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Anthony Henderson-Strong, celebrity fashion stylist and Daily News Sexy Singles wardrobe consultant, has died at 45

He was sought after by fashion-conscious stars of all kinds for his sharp eye and organized manner. And, ever aware of his roots, he helped the fashion scene thrive in Philadelphia.

Mr. Henderson-Strong was a creator or "17 Days of ... Fashion" in Philadelphia and received an award from the state for his community service.
Mr. Henderson-Strong was a creator or "17 Days of ... Fashion" in Philadelphia and received an award from the state for his community service.Read moreHugh E Dillon

Anthony Henderson-Strong, 45, formerly of Philadelphia, a popular and successful fashion stylist to the stars, longtime wardrobe consultant for the Daily News’ Sexy Singles showcase, entrepreneur, and gay dad who was featured in the 2015 “Love has no labels” ad campaign, died Wednesday, May 11, from lymphoma at Grady Hospital in Atlanta.

Mr. Henderson-Strong grew up in Philadelphia, graduated from Martin Luther King High School in 1995, and blended his fashion instincts and dynamic work ethic into a persona to which fashion experts and celebrities were drawn.

He chose clothing for actors, athletes, singers, newscasters, dancers, and daters. He created wardrobes for movies and toured with hip-hop star Eve. Following the example of how his mother, Jacquelyn Tolbert-Cooper, dressed him as a child — think five-piece suits — he focused less on labels and more on a fabric’s quality, fit, and suitability for the occasion.

Magazine writers profiled him as “smooth” and “swift” for his ability to outfit models quickly backstage. After making national contacts through his regional work with models, he dressed, among others, singer Kelly Price for the 2012 Grammy Awards, actress Sheryl Lee Ralph of Abbott Elementary, and Temple University professor and TV personality Marc Lamont Hill.

“His identity was Access Hollywood, the red carpet,” said his husband, Jason Henderson-Strong. ”Every part of him was fashion.”

Mr. Henderson-Strong, his husband, and their son, Marcelino, appeared in a 2015 ad campaign for social tolerance by the Ad Council that featured a moving video that drew 56 million views and follow-up stories in Newsweek, Ebony, and other publications. The men met in 2005, got married in 2015, and adopted sons Marcelino and Jae’Den and daughter Jaylah.

“It was a moment of bonding our whole family together, and with us getting married, it felt like we were truly all a family now,” Mr. Henderson-Strong told The Inquirer in 2015.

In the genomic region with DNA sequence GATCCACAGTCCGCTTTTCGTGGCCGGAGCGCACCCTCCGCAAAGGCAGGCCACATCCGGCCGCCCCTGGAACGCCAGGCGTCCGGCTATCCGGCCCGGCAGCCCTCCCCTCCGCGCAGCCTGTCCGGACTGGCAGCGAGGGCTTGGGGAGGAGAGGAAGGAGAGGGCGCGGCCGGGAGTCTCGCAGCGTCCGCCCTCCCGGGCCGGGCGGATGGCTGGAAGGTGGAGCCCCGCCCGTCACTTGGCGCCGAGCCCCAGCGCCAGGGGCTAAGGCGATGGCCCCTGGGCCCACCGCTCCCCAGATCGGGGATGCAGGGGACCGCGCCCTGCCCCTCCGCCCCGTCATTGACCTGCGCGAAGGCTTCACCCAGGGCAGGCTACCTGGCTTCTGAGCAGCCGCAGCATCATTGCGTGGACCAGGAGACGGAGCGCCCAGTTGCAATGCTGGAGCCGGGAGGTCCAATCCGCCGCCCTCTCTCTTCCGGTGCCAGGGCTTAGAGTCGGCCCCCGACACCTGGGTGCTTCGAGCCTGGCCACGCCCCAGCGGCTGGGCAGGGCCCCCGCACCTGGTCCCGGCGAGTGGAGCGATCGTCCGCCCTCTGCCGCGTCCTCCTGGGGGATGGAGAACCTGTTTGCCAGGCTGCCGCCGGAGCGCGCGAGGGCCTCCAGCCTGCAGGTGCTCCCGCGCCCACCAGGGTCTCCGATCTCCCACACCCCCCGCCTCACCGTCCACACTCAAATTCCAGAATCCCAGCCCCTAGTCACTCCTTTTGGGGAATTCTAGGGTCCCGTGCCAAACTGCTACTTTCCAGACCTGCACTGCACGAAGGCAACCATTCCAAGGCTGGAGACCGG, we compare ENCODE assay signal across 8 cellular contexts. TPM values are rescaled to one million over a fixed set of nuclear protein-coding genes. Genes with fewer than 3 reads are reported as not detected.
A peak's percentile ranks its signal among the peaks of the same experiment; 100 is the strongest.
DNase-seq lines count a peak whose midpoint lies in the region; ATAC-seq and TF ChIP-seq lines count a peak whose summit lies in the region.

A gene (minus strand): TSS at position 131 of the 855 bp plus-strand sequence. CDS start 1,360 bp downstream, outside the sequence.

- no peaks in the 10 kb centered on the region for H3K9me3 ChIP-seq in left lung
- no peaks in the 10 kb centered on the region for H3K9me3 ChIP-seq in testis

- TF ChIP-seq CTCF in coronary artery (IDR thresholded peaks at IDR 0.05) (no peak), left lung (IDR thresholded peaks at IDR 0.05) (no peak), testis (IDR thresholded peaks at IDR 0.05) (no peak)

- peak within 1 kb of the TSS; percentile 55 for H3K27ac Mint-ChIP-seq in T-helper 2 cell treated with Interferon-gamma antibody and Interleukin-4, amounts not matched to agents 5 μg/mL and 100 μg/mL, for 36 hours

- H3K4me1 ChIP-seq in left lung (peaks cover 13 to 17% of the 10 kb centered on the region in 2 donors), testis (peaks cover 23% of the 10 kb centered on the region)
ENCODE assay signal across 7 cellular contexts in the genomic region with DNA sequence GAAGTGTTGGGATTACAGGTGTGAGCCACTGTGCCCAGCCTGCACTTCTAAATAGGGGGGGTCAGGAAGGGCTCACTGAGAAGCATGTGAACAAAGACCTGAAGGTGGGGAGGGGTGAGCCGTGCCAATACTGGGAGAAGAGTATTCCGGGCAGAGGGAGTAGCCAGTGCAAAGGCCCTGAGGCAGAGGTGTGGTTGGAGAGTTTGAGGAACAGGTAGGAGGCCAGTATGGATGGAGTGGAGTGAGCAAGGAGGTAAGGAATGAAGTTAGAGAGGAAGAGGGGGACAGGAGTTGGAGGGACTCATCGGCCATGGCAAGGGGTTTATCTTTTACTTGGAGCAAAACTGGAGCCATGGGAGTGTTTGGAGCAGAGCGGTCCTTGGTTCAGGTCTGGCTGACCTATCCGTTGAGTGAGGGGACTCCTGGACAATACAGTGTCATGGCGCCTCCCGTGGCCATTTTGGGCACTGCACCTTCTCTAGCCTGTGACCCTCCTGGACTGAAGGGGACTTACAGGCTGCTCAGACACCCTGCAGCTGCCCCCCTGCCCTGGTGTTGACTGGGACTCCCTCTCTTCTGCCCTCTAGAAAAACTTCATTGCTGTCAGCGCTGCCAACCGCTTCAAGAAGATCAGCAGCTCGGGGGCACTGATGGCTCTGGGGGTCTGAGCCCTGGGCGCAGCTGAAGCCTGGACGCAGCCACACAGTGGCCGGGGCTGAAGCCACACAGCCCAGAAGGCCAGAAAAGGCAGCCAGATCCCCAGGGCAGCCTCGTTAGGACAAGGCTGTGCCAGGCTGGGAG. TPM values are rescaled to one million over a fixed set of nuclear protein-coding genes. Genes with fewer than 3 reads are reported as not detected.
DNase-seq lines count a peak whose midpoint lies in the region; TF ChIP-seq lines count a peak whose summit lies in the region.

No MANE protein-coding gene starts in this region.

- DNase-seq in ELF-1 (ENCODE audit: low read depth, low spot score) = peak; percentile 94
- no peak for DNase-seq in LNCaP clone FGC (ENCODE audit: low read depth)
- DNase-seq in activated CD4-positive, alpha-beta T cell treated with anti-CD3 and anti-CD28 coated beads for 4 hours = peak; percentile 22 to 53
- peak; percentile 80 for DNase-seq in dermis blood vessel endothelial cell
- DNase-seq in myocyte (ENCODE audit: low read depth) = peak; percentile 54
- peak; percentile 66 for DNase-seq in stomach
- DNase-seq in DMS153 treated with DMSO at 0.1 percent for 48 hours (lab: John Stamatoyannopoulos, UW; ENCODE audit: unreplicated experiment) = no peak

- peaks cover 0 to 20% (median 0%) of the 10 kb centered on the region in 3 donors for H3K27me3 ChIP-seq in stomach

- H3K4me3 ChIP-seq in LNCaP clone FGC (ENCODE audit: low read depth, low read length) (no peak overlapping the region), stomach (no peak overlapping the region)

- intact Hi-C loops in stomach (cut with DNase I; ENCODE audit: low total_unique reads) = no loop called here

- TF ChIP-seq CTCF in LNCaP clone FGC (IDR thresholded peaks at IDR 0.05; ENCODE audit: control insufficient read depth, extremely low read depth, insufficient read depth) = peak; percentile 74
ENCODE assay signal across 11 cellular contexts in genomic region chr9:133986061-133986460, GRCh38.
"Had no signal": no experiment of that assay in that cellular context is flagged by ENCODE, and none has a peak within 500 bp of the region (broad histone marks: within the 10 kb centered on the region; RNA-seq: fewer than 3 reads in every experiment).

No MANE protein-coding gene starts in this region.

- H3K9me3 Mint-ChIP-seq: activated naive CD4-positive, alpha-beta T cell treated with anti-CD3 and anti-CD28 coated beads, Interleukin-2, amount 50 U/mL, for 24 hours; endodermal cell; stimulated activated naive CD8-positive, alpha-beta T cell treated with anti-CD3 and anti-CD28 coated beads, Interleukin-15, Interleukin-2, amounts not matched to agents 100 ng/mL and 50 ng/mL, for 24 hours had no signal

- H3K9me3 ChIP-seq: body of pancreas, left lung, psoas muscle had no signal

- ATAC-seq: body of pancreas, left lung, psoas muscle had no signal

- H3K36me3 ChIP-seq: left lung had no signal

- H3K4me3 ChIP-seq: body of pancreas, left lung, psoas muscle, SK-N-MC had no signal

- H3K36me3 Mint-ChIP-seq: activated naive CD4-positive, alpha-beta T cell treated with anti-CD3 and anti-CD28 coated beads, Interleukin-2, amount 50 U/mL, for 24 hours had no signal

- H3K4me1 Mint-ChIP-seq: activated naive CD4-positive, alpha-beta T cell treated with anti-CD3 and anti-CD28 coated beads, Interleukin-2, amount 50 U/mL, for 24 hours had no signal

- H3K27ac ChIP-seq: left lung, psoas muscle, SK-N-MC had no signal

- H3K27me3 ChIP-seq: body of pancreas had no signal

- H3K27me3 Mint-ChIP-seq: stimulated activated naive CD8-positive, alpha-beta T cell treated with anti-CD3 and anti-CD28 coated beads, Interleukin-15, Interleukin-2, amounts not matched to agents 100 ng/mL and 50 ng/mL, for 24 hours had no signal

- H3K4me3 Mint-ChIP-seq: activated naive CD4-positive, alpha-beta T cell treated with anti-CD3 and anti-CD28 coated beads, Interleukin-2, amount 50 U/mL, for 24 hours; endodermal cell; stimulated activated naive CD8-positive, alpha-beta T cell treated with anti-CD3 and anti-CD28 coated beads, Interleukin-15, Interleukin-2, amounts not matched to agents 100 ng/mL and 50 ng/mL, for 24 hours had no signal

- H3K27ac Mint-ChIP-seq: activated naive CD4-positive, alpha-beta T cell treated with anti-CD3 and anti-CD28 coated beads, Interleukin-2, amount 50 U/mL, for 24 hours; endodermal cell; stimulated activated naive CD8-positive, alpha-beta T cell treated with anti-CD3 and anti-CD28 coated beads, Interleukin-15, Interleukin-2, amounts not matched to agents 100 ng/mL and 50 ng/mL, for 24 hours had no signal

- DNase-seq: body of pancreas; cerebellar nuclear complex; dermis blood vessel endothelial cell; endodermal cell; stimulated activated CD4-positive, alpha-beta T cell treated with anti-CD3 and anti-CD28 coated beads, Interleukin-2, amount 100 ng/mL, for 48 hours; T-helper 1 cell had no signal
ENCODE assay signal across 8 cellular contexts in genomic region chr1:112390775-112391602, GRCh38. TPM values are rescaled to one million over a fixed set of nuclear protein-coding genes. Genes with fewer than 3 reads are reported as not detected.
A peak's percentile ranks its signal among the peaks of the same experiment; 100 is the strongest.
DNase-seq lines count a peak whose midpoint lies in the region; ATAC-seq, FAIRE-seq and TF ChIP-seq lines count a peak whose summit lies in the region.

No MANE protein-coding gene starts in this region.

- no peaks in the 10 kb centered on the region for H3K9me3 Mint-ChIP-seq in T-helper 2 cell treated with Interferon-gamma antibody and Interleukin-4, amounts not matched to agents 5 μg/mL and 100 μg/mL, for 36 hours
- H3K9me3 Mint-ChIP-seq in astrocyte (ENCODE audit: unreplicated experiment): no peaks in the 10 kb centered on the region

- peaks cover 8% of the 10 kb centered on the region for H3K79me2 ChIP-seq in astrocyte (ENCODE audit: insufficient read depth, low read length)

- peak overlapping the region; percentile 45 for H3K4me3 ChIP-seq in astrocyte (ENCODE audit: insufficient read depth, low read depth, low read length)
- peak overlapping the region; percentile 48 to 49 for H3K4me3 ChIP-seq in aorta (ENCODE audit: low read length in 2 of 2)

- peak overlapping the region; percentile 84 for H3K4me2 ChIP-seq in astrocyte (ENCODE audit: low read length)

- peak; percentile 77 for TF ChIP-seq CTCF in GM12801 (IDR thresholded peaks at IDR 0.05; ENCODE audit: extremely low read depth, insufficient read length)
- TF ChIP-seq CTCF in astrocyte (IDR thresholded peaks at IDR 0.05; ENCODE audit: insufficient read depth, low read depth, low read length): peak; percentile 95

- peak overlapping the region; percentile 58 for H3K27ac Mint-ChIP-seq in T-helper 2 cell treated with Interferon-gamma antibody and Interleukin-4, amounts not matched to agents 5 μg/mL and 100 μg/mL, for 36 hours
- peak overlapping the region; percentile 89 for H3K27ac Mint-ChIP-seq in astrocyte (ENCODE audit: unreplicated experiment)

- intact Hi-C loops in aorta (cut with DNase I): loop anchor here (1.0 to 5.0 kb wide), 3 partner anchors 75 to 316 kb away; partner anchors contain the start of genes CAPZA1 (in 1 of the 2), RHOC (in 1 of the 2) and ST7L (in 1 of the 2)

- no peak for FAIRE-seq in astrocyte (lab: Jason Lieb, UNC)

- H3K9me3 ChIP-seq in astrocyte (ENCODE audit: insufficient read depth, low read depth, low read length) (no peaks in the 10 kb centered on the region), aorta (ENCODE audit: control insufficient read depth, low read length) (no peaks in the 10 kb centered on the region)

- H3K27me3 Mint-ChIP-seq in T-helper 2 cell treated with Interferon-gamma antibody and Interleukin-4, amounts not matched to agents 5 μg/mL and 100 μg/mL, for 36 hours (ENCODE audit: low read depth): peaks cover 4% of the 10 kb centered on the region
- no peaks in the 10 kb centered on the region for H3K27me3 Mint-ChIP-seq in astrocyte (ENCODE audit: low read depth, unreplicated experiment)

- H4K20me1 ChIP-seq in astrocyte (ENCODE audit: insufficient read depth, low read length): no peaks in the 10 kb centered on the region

The partners were good listeners and had enjoyable conversations about religion, spirituality, traveling, and relationships. The family moved from Philadelphia to Los Angeles in 2007, and to Atlanta in 2015.

“He was a loving husband who adored his kids,” Jason Henderson-Strong said. “He was humble and always made sure he was helping others.”

Over more than a decade, Mr. Henderson-Strong, grateful for his success, was a mentor to others and created showcases for Philadelphia stylists and designers, and events to benefit the Philadelphia community. He consulted with participants in the Daily News’ popular Sexy Singles matchmaking events for years and was a welcome guest at Oscars parties and social gatherings.

He received a citation from the State of Pennsylvania in 2019 for his community work, and his annual Social Cocktail Spring Fashion Show and Barbers Who Care back-to-school free haircutting events drew wide praise. The “17 Days of … Fashion” he and the Philadelphia Fashion Consortium organized — nearly two dozen fashion and charitable events over 17 days in Philadelphia — cemented his place in the city’s consciousness.

“Anthony will truly be missed for his talent and dedication to giving back to his community,” a friend said in an online tribute.

Born Feb. 3, 1977, Mr. Henderson-Strong was diagnosed with cancer in April. He was a man of faith who doted on his family. He followed the Eagles, read thrillers, and liked to watch Oprah and the Housewives shows on TV.

He was thrilled when the Fashion District popped up on Market Street in Center City a few years ago and often flew in from wherever he was to attend events in town.

“He was a thoughtful man,” said his younger sister, Lisa Wilks. “He was always thinking, always planning something.”

His husband said: “For him, charity began at home. He loved his family, and he loved Philadelphia.”

In addition to his husband, sons, daughter, mother, and sister, Mr. Henderson-Strong is survived by other relatives. His father, Harold Henderson, died on Jan. 12.

Services are pending.

Donations in his name may be made to the Los Angeles LGBT Center, 1118 N. McCadden Place, Los Angeles, Calif. 90038.